Written by Dotty Winters

In The News

Suffragette shitty

Edwina Currie thinks feminism is holding women back. Dotty Winters exercises her right to say something about that.

A parade for women's suffrage in New York City, 1912. Photo via Wikimedia Commons.

A parade for women’s suffrage in New York City, 1912. Photo via Wikimedia Commons.

Edwina Currie is quite a woman. When she sets out to achieve something she really delivers and I have to assume that in headlining her recent Telegraph article ‘It’s feminism that’s been holding women back’ she set out to infuriate and obfuscate rather than to inform. Great job Currie.

Perhaps we should be concerned she felt the need to do this, especially given that some people might read an article written by a politician in a broadsheet newspaper and assume that some level of fact-checking or logical integrity would exist. But everyone is entitled to a hobby, and politicians are second only to comedians in their need for constant attention. So, just for a moment Currie, you’ve got me. You have my undivided attention and like a very short fish, I am rising to the bait.

Let’s start with the rage-grabbing headline: “It’s feminism that’s been holding women back”. Feminism is the belief that everyone should have equal access to opportunities, regardless of gender, and a movement of people who are committed to promoting that principle. Like all movements there are a range of views and methods within the membership but if we attempt to define any group as though we could extrapolate from individual members, we could conclude that 90s pop sensations Eternal were a band made up of white, footballers’ wives. And that would be (1994 Eternal top 15 ‘hit’) CRAZY. I mention this because Currie starts her article by justifying her hatred of feminism by listing a whole two feminists that she doesn’t like.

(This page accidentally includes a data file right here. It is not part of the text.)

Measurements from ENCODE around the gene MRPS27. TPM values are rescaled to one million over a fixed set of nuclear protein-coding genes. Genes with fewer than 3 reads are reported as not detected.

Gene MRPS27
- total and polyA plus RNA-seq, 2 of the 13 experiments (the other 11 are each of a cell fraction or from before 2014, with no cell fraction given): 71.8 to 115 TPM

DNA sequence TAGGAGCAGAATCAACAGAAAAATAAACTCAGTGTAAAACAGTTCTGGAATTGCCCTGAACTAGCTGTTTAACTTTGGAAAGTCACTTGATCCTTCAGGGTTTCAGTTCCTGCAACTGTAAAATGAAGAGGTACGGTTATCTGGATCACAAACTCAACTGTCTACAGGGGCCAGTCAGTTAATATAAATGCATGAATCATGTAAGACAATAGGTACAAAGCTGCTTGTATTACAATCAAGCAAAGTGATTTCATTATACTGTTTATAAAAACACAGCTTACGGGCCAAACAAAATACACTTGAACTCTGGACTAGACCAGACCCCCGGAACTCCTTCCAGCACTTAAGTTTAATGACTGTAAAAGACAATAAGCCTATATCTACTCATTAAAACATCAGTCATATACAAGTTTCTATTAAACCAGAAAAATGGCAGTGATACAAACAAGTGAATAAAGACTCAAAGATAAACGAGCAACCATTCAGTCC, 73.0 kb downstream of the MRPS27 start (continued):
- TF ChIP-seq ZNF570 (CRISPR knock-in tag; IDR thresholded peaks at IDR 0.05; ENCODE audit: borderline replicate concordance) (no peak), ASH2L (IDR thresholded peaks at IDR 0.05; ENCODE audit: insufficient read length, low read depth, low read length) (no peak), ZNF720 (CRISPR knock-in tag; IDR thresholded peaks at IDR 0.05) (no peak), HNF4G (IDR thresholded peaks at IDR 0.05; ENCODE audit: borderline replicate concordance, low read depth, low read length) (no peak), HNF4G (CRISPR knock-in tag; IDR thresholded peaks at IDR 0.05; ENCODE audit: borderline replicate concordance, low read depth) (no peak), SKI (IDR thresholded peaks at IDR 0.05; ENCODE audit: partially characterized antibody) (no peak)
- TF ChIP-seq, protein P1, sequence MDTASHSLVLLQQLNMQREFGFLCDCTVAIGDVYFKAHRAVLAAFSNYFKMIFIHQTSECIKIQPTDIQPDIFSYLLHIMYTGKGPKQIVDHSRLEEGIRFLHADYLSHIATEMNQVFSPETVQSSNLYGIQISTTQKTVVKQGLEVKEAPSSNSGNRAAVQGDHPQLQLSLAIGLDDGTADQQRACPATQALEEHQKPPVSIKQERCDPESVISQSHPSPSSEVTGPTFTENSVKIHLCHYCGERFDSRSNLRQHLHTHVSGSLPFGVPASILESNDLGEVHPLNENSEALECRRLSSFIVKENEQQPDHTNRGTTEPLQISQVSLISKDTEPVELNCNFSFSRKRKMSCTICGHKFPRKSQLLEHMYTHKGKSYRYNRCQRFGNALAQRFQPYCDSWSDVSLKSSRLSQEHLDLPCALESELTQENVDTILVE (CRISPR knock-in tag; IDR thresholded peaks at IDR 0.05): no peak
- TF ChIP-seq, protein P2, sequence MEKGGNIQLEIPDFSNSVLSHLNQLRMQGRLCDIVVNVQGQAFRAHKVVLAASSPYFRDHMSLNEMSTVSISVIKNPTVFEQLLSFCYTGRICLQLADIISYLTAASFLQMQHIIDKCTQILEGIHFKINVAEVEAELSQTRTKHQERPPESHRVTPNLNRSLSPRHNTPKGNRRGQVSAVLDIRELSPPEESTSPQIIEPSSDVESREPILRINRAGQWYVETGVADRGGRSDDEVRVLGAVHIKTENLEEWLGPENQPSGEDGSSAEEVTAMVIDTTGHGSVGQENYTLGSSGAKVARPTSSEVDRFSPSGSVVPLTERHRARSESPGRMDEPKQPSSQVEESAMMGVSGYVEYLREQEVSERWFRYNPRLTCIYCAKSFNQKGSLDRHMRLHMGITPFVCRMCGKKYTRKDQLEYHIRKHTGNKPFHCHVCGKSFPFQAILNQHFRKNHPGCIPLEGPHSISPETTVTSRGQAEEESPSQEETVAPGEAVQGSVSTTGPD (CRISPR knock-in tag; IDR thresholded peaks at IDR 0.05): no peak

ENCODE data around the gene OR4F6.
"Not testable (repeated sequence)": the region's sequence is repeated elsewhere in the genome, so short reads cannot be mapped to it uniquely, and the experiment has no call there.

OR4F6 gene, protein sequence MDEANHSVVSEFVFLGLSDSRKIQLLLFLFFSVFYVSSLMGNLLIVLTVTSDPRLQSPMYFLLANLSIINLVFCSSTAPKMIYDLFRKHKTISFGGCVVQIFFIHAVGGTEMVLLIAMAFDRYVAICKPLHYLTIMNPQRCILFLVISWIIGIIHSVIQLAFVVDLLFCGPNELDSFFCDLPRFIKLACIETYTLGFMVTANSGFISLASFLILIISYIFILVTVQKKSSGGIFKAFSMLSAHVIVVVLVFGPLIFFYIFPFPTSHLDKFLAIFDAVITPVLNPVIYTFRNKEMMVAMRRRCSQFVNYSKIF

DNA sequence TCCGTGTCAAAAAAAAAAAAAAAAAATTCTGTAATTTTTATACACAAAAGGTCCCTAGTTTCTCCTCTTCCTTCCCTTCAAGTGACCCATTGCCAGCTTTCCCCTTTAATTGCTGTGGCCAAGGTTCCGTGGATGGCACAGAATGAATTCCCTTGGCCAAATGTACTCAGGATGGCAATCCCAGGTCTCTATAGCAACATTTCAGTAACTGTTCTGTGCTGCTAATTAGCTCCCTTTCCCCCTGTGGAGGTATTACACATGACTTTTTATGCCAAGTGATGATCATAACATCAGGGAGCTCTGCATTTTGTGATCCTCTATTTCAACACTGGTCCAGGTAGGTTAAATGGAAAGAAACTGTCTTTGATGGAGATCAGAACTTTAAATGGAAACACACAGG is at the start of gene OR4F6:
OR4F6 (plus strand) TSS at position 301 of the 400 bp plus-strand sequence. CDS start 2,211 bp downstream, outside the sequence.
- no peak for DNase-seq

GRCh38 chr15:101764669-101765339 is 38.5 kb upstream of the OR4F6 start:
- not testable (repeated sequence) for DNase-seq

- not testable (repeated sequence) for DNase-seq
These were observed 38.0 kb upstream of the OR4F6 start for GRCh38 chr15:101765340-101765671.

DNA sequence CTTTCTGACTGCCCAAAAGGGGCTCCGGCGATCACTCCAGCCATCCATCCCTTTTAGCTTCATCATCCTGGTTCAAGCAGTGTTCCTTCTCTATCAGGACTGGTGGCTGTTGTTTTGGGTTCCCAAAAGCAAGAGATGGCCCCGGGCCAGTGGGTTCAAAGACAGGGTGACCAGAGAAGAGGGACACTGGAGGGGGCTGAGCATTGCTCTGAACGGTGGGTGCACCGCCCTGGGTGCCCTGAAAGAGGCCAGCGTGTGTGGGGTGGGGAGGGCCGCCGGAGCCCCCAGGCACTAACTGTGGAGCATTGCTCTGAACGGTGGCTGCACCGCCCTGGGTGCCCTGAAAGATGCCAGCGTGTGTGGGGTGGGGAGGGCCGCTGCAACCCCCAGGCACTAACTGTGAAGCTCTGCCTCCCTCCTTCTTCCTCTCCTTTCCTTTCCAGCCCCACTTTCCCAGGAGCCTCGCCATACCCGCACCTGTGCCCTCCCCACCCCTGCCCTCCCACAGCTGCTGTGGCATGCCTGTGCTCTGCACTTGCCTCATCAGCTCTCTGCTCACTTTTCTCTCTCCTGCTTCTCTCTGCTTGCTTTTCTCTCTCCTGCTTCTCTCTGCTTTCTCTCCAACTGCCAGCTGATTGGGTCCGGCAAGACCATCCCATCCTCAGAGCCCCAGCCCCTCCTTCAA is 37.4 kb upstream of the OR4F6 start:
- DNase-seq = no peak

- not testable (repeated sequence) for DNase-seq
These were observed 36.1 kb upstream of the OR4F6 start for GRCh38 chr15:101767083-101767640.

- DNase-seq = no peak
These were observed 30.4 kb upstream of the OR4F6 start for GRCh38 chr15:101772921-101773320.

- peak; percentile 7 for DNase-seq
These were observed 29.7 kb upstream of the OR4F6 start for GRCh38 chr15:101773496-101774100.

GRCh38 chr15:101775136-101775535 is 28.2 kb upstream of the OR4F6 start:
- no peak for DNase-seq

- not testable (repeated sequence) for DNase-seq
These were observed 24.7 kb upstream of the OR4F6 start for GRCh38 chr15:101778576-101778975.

“Currie wheels out some tired arguments about how feminists don’t want women to stay at home with babies, failing completely to understand that equality of opportunity requires both men and women to be able to stay at home with their children should they choose to do so.”

For brevity we’ll skip over Currie’s flawed assumption that feminism is solely, or even largely concerned with the promotion of women (rather than the progression of society as a whole, based on proven economic, health and community benefits resulting from fairer systems). Believing in equality can no more hold women back than believing in gravity prevents you from hovering three feet above the floor.

We can let her off the hook for not understanding what feminism means, can’t we? It’s not like she has the privilege of being well-educated, having the numbers of people who can probably double-check stuff for her, or being able to read books; plus it’s not like she is in a position of power and influence where this ignorance would matter, is it?

Emmeline Pankhurst in prison, holding women back as per bloody usual. Photo via Wikimedia Commons.